The workshop is convened by the University’s Center for Excellence in Ethics and Public Service with its Office of Community and Government Relations in collaboration with DNG Consulting. Registration is required to participate in the event and can be completed online or by e-mailing ceeps@scranton.edu.

Pennsylvania American Water Supplier Diversity Webinar

Please join us on Tuesday, May 25 at 1 p.m. EDT as we discuss the importance of Supplier Diversity and building an Inclusive culture across American Water. Click the link below to register and please share with your colleagues that are interested in this important topic.

Date: Tuesday, May 25, 2021
Time: 1 p.m. EDT

Click here to register: https://forms.office.com/Pages/ResponsePage.aspx?id=-Yw3NcDa8EWExxv7mCB7Wd8MlsmsqzRDq7n-OEFMYw9URVVJMjlOQUhXT0RLRFcyNVBXN1lLQVVWRy4u

Marywood University Offers Diversity, Equity, and Inclusion Certificate Program

Marywood University’s Office of Institutional Equity and Inclusion (OEI) recently announced that it will offer a Diversity, Equity, and Inclusion (DEI) Certificate Program for staff and faculty members. The DEI Certificate Program is a cohort model designed to increase the level of awareness, understanding, and action for equity by creating an inclusive community that reinforces the University’s core values and mission.

Attendees of the DEI Certificate Program will attend at least five DEI workshops and/or events, submit a diversity statement, present a reflective portfolio/e-portfolio; and participate in an Intercultural Development Inventory Assessment. The program will be offered in the fall and spring semesters beginning the week of January 18, 2021, with competition of the certificate to occur one calendar year from the chosen start. Continuing education and ACT 48 credits are available where applicable.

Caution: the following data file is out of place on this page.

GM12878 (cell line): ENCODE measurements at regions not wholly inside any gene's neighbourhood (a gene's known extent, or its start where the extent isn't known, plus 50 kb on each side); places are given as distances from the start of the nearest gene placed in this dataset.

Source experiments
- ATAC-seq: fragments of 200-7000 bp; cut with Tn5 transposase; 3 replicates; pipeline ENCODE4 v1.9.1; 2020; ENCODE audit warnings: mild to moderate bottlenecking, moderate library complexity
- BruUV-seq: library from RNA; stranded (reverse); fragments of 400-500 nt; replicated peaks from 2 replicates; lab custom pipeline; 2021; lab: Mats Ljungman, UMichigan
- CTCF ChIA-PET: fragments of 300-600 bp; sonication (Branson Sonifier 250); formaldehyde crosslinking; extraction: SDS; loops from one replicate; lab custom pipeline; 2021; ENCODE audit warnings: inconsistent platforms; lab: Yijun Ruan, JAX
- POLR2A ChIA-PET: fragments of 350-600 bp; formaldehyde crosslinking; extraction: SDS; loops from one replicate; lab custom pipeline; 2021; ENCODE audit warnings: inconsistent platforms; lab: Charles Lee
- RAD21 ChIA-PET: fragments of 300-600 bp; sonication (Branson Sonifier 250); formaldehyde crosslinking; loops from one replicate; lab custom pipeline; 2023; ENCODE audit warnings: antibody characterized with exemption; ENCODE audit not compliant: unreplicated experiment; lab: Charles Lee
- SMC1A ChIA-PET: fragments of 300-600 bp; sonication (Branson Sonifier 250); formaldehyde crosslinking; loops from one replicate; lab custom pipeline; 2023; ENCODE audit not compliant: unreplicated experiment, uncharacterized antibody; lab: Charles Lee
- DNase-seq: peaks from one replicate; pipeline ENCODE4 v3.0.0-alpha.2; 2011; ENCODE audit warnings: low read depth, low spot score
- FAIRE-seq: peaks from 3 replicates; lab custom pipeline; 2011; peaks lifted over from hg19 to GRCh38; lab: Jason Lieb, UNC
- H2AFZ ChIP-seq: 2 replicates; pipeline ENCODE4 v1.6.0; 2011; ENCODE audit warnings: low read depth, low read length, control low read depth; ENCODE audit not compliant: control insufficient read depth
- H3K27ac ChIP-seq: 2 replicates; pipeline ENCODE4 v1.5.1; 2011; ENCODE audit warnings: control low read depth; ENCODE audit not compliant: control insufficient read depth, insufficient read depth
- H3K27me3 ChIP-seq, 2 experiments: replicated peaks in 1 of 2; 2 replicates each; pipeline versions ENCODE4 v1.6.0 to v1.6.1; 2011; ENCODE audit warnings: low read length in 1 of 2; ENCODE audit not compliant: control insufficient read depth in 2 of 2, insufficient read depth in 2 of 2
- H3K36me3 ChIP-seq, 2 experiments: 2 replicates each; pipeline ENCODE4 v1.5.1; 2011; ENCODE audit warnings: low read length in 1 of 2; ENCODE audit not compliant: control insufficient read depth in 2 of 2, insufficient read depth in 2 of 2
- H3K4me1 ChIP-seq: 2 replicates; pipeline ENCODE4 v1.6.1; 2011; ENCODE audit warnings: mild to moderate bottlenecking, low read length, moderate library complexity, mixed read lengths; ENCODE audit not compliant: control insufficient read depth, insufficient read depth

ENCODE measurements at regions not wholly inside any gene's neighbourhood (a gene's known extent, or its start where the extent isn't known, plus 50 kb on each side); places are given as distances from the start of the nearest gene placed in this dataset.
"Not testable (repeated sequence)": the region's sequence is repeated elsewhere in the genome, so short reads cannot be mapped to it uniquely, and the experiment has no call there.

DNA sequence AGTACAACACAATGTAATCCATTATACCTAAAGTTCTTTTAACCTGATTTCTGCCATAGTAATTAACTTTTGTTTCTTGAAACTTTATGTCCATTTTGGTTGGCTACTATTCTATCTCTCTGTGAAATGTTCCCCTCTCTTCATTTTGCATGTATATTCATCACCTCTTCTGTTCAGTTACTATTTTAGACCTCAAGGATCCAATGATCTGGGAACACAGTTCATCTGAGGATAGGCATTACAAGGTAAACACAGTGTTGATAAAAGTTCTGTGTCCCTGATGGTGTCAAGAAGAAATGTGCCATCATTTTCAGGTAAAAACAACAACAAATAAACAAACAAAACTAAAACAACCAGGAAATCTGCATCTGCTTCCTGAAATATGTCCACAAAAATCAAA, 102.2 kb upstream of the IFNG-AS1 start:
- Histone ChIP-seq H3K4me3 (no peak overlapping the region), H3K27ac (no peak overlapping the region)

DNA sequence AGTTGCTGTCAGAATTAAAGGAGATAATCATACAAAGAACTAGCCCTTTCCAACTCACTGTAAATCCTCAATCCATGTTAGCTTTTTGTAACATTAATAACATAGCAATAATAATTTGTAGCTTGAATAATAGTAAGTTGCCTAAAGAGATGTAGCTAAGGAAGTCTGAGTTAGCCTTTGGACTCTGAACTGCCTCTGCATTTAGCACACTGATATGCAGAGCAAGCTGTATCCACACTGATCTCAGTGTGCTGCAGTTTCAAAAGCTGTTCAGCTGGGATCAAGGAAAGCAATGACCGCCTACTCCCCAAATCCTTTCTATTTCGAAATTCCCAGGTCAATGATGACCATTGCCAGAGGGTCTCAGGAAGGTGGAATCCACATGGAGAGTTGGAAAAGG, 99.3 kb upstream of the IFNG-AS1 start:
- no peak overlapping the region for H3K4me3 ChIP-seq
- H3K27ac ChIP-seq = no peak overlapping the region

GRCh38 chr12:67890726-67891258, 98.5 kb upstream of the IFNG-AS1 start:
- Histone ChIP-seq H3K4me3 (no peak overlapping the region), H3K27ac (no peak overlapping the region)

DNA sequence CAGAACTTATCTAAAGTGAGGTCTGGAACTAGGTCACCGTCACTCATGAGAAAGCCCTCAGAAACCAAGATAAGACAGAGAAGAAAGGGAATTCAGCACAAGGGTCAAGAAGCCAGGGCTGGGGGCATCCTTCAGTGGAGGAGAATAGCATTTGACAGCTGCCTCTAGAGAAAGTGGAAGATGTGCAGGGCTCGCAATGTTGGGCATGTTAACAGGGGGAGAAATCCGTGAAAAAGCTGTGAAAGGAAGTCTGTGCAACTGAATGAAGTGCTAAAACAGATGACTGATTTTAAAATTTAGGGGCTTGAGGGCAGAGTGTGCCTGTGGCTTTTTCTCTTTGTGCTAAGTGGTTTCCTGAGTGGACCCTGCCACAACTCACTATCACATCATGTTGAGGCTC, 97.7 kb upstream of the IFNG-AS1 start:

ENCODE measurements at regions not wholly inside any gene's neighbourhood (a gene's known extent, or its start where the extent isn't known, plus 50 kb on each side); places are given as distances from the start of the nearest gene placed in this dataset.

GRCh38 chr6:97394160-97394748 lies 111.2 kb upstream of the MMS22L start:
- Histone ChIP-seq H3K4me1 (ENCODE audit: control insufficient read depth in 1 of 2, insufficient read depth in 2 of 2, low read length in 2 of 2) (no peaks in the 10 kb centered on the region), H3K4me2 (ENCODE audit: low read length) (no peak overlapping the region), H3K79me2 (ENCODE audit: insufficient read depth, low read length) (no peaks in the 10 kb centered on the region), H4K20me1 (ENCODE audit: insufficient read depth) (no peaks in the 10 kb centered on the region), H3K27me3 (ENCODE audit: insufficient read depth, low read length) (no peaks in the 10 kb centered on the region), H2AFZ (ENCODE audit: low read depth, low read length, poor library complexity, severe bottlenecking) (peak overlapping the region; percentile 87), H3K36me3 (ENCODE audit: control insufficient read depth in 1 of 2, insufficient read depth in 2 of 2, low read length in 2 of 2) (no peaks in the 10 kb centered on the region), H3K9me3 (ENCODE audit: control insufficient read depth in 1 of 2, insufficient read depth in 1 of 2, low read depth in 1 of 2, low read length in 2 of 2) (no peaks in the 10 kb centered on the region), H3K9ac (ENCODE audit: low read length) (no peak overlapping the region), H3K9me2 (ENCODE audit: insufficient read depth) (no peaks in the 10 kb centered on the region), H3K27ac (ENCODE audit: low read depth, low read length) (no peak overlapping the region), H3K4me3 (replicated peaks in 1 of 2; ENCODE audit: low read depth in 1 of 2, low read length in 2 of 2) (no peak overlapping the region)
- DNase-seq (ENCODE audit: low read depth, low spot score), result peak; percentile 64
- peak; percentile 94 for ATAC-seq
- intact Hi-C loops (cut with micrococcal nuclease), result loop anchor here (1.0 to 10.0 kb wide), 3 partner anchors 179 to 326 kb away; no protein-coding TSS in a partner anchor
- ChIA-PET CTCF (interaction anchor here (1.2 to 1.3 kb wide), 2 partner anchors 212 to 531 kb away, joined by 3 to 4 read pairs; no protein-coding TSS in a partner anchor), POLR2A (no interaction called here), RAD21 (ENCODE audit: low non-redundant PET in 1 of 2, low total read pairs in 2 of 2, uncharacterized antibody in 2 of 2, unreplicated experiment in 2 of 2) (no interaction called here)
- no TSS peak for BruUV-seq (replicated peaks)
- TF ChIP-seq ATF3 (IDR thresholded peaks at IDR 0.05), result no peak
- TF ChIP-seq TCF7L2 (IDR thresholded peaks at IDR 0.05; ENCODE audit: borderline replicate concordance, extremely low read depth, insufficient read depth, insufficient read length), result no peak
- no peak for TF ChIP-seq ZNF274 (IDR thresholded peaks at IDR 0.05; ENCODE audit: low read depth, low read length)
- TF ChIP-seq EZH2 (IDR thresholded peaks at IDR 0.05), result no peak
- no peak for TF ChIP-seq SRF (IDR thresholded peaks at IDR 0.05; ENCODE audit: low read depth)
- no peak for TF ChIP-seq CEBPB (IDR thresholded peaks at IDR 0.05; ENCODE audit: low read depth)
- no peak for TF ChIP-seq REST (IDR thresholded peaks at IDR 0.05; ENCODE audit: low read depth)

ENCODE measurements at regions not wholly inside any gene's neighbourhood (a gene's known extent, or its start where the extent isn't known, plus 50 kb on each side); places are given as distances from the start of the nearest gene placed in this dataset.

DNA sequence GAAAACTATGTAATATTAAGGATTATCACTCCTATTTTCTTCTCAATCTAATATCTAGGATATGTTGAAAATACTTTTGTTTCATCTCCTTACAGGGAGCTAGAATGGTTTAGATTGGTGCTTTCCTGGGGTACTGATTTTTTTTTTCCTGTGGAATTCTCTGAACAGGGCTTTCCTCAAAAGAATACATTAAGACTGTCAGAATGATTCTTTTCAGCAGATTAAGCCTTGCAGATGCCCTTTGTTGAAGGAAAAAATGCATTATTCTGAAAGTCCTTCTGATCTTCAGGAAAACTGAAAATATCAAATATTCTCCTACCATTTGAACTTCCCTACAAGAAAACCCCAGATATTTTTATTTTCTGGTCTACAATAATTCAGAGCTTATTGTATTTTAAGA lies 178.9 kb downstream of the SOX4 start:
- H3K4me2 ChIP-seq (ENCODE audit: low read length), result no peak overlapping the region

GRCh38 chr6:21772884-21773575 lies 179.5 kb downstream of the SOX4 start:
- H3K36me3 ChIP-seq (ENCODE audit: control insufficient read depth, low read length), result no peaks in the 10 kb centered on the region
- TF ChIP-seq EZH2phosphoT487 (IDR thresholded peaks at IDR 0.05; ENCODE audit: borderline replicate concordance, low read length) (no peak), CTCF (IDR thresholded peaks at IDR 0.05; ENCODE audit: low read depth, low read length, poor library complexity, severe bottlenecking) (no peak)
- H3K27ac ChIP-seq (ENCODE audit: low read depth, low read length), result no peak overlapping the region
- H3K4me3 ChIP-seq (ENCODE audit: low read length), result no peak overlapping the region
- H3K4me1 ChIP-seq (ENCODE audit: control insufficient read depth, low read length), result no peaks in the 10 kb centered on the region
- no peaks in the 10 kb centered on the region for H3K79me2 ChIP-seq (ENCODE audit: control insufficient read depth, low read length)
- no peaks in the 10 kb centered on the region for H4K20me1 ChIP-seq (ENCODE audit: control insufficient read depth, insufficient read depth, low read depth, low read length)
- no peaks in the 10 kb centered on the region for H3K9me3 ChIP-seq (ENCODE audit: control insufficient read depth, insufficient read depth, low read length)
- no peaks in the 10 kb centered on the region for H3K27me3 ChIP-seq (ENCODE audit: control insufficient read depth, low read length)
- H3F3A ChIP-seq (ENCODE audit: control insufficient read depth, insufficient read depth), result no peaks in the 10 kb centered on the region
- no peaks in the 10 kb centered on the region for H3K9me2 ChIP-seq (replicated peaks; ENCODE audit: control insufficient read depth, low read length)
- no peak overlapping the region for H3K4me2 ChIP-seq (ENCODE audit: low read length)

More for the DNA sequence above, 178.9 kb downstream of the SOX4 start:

DEI represents a healthy campus climate at Marywood that proactively prepares students for the global marketplace and faculty and staff to be leaders for inclusive excellence. The overarching goal of this certificate is to foster active engagement of Marywood’s faculty and staff with its student body and to promote an environment of opportunity and success for all members on campus. Participants who obtain the certificate will gain the competencies necessary to enact systemic change at Marywood and in higher education.

For additional information about Marywood University’s Diversity, Equity, and Inclusion Certificate Program, please contact Yerodin Lucas, Ph.D., director of the office of institutional equity and inclusion and Title IX coordinator, at ylucas@marywood.edu